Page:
When municipal leaders were surveyed last winter and asked, “What’s keeping women from running for office?” relatively few filled out the questionnaire – just 160 out of nearly 1,000 responded.
Ninety-one replied saying they saw no barriers for women to serve on local councils and that they were “free to run just like men.”
It was as if the province’s poor track record on women’s participation in local government did not exist.
The numbers are abysmal. Just a scant 15 per cent of all councillors across this province’s 198 local governments are female; just seven per cent sit in the mayor’s or reeve’s chair.
Manitoba’s female participation in local government is far lower than the national average of 22.9 per cent.
That was plainly evident to Baldur resident Kristine Janz even before she made a successful bid for office in 2006 and was elected to a councillor’s position with the R. M. of Argyle.
Why were so few women seeking office? she wondered. She took that question to the Association of Manitoba Municipalities’ annual convention in 2009, successfully pitching a proposal that AMM take a closer look at the problem.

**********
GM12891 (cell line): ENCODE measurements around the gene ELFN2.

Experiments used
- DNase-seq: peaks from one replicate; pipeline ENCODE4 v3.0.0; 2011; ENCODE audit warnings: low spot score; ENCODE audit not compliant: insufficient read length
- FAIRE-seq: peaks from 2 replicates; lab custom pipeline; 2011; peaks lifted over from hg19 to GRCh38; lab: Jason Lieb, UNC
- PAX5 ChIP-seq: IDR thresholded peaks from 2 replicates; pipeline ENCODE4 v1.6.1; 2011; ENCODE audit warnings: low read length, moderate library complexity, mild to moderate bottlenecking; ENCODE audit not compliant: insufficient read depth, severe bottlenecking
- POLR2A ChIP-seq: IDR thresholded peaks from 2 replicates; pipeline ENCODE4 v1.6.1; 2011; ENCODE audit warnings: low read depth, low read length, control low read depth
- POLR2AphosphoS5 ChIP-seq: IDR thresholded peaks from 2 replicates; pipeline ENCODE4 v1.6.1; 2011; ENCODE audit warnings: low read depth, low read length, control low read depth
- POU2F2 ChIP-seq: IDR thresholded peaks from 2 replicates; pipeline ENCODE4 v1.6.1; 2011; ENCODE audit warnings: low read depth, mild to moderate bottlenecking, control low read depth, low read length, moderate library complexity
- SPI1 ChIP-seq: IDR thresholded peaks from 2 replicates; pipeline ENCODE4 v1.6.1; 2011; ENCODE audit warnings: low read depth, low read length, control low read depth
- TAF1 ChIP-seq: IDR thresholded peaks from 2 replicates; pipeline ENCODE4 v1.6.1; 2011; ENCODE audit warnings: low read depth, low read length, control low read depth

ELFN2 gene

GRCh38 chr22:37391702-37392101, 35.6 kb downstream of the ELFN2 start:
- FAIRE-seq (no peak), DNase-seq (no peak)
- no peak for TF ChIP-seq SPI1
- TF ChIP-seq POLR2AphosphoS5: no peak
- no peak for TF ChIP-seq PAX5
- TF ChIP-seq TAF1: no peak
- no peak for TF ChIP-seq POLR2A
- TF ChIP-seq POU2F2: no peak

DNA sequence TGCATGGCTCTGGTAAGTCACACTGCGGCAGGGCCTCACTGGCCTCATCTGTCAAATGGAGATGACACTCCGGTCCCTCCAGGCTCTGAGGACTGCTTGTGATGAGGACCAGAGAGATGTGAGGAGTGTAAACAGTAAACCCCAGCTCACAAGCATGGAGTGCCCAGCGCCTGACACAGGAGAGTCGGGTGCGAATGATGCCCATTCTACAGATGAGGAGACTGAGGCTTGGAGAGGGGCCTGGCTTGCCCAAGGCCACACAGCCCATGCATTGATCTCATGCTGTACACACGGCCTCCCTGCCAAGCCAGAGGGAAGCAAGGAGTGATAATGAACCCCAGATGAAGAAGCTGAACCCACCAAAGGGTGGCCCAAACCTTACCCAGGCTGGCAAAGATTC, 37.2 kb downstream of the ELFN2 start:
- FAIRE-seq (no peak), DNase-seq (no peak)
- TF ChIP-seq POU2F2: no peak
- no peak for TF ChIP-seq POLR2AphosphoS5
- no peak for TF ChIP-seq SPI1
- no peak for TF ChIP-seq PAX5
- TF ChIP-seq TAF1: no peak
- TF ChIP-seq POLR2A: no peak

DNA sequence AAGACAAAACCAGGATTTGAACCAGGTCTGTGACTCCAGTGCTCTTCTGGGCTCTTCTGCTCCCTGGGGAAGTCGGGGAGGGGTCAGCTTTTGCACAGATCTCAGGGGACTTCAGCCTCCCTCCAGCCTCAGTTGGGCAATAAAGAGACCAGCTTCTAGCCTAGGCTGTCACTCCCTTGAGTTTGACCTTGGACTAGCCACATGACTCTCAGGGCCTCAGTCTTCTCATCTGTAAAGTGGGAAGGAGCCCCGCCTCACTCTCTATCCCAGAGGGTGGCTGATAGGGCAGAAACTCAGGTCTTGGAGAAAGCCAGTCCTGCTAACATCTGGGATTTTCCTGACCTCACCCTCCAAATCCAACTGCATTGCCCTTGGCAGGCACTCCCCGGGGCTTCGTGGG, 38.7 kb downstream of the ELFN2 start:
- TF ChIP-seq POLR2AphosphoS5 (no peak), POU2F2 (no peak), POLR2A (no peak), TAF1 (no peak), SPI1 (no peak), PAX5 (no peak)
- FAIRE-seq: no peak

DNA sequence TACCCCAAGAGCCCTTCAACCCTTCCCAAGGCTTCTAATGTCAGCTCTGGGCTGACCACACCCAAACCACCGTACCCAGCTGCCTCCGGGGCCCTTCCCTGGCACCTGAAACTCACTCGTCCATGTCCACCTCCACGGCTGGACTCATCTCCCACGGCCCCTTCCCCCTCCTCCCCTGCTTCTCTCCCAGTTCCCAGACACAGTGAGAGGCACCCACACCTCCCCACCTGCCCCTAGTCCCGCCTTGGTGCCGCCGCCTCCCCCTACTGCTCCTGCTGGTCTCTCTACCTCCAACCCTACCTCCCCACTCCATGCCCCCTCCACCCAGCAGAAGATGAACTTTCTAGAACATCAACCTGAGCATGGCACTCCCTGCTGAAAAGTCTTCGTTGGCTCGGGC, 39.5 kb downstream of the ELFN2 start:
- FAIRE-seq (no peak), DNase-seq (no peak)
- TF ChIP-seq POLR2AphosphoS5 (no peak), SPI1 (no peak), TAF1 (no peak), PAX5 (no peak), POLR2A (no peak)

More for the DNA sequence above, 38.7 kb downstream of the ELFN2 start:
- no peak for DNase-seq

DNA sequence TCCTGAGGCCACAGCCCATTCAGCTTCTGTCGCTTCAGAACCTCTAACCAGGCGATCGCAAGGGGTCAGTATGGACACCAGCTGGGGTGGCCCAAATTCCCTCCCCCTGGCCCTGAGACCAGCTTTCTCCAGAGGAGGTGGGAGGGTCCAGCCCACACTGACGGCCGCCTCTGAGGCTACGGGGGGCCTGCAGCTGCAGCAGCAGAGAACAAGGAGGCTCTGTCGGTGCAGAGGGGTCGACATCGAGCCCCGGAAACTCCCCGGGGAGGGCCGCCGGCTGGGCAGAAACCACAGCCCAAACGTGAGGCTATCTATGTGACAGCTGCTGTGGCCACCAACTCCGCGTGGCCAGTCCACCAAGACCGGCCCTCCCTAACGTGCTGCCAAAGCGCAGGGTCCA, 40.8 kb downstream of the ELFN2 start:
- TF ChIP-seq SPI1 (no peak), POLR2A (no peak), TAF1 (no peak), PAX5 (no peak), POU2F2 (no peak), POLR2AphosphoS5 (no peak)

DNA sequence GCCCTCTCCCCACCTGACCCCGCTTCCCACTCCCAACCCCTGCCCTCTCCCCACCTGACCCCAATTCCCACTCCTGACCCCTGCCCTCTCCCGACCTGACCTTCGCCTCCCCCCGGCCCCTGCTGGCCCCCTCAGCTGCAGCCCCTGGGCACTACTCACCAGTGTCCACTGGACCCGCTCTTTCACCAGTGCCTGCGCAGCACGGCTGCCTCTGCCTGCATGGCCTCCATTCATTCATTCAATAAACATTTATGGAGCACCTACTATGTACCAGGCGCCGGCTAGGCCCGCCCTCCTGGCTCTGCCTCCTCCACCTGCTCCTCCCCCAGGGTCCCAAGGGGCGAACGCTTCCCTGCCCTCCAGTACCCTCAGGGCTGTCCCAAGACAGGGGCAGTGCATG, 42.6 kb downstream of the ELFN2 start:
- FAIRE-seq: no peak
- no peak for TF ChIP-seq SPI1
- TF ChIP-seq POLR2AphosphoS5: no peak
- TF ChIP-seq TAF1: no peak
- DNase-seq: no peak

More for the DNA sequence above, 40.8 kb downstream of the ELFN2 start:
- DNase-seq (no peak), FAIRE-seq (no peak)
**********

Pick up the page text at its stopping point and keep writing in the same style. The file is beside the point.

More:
AMM struck a task force committee and this June released a report titledBallot Box Barriers: Engaging more women in the municipal democratic process.
The report identifies a number of barriers – lack of time among women due to dual obligations of work and family, and the perception of municipal councils as an “old boys’ club,” were the foremost. Lack of financial independence and feeling less qualified for the job, having less profile in their communities and a negative public perception of women in leadership positions were others.
The report also tabled a number of solutions, including actively promoting why women should become involved in municipal politics, running campaign schools to provide more information for those interested, and highlighting role models and success stories.
They can’t do much leading into this year’s elections Oct. 27, but the AMM does plan to use the report to encourage more women to change their minds about local politics for 2014.
Janz was pleased with the results ofBallot Box Barriersand optimistic that it will reap results.
“I believe we will see change over time,” she said.
Wanting positive change for their communities is the most oft-cited reason the relatively few, but exceedingly passionate and conscientious female leaders currently serving cite as why they wanted a councillor’s, mayor’s or reeve’s job.